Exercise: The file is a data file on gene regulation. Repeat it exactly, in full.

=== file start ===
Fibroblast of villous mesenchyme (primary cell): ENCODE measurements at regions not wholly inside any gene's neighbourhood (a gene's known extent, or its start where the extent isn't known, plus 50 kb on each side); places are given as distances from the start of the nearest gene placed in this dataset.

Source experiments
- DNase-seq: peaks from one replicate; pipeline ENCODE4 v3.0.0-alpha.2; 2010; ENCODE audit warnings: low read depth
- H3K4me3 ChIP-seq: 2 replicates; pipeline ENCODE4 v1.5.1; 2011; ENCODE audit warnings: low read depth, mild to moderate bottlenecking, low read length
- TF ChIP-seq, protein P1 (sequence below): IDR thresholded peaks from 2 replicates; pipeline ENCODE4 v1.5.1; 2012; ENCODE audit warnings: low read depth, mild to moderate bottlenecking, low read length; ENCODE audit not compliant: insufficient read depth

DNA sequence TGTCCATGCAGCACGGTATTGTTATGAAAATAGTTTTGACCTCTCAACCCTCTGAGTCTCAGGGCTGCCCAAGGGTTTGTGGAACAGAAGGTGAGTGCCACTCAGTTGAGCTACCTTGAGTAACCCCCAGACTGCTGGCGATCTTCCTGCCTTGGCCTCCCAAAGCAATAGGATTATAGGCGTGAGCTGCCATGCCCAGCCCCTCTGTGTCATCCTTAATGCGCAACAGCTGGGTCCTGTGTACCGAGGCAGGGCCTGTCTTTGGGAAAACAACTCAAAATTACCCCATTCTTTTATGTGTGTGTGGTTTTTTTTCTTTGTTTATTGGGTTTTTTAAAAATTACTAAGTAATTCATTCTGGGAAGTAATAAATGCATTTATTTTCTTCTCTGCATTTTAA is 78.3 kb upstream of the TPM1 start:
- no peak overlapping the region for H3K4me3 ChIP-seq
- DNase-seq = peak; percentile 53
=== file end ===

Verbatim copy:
Fibroblast of villous mesenchyme (primary cell): ENCODE measurements at regions not wholly inside any gene's neighbourhood (a gene's known extent, or its start where the extent isn't known, plus 50 kb on each side); places are given as distances from the start of the nearest gene placed in this dataset.

Source experiments
- DNase-seq: peaks from one replicate; pipeline ENCODE4 v3.0.0-alpha.2; 2010; ENCODE audit warnings: low read depth
- H3K4me3 ChIP-seq: 2 replicates; pipeline ENCODE4 v1.5.1; 2011; ENCODE audit warnings: low read depth, mild to moderate bottlenecking, low read length
- TF ChIP-seq, protein P1 (sequence below): IDR thresholded peaks from 2 replicates; pipeline ENCODE4 v1.5.1; 2012; ENCODE audit warnings: low read depth, mild to moderate bottlenecking, low read length; ENCODE audit not compliant: insufficient read depth

DNA sequence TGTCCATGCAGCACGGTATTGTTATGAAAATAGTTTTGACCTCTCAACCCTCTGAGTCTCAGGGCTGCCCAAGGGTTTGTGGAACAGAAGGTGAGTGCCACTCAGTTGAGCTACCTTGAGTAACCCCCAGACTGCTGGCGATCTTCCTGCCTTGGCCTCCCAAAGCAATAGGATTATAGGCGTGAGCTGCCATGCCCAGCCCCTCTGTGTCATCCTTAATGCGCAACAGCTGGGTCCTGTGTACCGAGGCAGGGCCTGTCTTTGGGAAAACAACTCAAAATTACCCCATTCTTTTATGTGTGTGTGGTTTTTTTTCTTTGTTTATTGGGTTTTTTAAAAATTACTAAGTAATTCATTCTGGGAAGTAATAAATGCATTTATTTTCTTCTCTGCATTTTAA is 78.3 kb upstream of the TPM1 start:
- no peak overlapping the region for H3K4me3 ChIP-seq
- DNase-seq = peak; percentile 53